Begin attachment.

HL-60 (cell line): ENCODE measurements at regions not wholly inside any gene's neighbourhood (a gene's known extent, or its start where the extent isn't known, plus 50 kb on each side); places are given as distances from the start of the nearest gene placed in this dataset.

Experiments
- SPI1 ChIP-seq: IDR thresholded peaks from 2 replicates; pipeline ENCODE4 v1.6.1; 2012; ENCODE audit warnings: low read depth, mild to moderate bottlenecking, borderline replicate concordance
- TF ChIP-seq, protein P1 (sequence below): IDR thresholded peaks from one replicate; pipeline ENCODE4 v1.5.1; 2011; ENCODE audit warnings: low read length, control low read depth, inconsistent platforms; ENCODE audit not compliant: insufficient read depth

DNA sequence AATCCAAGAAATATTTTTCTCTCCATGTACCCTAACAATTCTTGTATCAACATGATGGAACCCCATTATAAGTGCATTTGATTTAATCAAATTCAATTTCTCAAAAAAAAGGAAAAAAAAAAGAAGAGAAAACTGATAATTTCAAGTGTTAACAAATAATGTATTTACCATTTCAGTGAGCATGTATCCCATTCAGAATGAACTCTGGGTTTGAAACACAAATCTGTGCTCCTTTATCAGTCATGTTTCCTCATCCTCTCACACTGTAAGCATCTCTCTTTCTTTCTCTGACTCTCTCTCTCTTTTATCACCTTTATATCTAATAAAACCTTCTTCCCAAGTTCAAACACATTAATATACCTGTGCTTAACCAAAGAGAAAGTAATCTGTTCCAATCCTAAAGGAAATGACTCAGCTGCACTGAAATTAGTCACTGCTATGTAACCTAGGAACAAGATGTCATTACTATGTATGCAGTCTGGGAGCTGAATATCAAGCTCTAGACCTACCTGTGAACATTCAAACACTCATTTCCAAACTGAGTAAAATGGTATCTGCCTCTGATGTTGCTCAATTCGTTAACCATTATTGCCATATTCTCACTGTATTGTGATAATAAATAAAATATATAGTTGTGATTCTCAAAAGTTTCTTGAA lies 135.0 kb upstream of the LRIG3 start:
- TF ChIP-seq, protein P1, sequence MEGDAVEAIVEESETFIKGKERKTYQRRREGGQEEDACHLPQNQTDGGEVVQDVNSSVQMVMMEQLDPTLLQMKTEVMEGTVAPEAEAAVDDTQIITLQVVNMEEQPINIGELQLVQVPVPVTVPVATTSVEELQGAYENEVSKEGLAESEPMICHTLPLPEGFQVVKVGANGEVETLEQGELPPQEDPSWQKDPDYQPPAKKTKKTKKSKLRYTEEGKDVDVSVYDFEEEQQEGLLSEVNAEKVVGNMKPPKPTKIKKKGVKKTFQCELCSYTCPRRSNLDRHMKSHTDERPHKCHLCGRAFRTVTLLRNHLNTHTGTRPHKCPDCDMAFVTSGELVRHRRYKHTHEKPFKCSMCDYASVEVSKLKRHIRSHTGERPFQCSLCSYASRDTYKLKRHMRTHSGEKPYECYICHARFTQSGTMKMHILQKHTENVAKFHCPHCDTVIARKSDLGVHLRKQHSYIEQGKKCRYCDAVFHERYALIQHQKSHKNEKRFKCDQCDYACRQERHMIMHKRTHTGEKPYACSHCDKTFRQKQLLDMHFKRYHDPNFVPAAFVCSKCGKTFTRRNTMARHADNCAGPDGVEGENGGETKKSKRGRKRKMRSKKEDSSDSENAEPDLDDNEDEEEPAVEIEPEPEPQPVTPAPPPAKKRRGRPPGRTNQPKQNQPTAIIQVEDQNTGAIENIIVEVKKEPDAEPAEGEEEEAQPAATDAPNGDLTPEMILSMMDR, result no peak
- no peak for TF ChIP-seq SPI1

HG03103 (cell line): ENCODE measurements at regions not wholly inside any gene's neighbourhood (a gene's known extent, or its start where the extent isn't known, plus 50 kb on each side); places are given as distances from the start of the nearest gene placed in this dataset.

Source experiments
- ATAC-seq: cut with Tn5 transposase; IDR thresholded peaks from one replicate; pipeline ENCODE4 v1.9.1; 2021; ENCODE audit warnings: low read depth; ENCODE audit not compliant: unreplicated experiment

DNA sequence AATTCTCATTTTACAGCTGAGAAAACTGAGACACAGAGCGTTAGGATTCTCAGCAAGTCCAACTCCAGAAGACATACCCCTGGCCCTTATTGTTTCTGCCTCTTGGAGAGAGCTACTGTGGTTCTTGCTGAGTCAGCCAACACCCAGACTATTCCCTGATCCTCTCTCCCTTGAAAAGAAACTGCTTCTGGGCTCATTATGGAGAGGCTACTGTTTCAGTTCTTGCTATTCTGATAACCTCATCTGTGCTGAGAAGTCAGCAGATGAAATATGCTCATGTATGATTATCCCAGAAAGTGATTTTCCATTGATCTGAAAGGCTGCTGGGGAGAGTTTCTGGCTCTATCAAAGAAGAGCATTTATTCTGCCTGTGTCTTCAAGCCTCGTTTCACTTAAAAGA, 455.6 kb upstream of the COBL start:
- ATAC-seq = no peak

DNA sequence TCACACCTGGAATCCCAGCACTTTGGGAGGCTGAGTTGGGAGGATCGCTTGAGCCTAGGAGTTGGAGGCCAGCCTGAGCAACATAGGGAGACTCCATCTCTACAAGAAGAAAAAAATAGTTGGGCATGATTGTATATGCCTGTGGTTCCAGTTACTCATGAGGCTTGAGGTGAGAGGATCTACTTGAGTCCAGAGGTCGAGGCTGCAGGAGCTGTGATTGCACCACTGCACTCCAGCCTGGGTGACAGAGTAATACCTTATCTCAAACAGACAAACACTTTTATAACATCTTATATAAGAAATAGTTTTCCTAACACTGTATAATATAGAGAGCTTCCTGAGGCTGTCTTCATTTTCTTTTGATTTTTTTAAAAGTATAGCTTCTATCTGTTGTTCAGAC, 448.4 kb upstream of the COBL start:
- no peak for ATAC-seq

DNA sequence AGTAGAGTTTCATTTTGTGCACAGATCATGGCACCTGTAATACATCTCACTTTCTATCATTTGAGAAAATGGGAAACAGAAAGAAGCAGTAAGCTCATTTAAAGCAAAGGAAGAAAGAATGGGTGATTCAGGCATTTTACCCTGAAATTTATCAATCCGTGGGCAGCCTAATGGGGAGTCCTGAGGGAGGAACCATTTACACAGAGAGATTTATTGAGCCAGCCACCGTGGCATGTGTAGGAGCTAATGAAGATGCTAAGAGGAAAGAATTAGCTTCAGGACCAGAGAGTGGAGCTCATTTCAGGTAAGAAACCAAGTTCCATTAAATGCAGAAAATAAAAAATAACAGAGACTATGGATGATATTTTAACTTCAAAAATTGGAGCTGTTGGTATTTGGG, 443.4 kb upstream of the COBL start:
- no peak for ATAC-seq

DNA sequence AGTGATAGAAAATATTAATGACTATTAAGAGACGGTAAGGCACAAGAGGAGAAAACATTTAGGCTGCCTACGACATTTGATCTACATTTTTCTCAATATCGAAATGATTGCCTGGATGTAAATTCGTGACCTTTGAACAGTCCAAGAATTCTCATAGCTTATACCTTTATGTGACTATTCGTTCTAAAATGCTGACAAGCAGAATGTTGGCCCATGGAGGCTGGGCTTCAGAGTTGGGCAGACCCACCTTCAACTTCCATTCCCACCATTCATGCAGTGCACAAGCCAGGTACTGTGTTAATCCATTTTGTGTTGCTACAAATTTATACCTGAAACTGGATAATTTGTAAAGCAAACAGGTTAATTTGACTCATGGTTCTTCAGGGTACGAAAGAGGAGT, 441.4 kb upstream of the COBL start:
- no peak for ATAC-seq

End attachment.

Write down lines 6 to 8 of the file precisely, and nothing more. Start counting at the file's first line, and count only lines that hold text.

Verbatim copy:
- TF ChIP-seq, protein P1, sequence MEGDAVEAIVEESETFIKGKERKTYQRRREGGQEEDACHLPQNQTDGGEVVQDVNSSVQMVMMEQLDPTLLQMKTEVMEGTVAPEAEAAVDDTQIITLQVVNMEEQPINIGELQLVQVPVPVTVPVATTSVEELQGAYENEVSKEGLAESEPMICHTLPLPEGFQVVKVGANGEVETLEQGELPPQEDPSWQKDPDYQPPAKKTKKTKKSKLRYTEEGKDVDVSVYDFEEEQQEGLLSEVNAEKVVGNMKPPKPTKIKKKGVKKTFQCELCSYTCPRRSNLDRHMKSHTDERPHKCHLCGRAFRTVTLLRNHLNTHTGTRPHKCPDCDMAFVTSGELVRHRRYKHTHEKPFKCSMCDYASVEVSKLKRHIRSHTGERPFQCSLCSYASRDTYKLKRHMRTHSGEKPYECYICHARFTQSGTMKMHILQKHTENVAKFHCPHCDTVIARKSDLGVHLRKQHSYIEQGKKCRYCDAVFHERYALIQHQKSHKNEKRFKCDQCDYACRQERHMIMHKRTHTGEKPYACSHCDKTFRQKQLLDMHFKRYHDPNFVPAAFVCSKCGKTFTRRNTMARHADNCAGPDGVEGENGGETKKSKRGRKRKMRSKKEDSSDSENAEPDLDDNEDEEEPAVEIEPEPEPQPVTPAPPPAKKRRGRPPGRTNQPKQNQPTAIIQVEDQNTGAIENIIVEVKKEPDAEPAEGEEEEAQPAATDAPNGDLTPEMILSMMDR, result no peak
- no peak for TF ChIP-seq SPI1

HG03103 (cell line): ENCODE measurements at regions not wholly inside any gene's neighbourhood (a gene's known extent, or its start where the extent isn't known, plus 50 kb on each side); places are given as distances from the start of the nearest gene placed in this dataset.